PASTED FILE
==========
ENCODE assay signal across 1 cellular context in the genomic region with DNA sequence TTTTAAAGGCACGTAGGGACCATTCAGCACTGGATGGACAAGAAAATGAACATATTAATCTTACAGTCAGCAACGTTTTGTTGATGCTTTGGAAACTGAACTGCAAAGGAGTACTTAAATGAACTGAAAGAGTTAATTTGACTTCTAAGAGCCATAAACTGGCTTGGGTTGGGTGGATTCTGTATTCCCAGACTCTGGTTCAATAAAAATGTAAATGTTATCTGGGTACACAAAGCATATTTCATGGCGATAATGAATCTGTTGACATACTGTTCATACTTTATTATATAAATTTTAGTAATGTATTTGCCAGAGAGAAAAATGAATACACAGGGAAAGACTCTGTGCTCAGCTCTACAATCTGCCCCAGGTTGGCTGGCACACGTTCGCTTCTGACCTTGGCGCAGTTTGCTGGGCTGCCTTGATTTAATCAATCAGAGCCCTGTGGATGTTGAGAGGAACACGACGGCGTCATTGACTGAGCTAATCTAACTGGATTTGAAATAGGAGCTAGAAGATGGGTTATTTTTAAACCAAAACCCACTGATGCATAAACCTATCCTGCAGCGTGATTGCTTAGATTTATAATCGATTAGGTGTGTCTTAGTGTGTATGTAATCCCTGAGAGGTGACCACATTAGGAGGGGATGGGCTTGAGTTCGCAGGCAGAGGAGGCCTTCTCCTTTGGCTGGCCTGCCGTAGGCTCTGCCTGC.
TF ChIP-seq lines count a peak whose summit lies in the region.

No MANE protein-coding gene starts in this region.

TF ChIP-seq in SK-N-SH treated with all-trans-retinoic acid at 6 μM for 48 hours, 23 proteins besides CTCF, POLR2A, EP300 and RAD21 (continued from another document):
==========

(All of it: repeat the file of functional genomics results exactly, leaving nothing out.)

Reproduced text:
ENCODE assay signal across 1 cellular context in the genomic region with DNA sequence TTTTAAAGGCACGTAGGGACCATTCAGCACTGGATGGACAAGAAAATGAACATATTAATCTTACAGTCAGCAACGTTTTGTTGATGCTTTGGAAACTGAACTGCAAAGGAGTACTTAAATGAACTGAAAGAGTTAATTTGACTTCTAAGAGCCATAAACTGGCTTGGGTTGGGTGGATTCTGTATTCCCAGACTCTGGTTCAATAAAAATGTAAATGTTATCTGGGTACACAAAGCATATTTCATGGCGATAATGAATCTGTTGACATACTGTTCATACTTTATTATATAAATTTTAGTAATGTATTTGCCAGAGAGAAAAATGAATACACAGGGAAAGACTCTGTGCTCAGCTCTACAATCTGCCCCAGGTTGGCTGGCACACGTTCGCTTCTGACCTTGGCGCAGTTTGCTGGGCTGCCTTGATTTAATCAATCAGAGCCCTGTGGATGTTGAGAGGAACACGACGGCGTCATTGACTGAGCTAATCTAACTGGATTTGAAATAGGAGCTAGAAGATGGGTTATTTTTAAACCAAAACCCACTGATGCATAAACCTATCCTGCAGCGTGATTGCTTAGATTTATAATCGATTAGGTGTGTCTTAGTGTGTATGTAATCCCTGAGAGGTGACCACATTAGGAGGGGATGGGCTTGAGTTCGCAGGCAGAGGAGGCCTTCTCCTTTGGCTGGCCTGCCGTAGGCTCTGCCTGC.
TF ChIP-seq lines count a peak whose summit lies in the region.

No MANE protein-coding gene starts in this region.

TF ChIP-seq in SK-N-SH treated with all-trans-retinoic acid at 6 μM for 48 hours, 23 proteins besides CTCF, POLR2A, EP300 and RAD21 (continued from another document):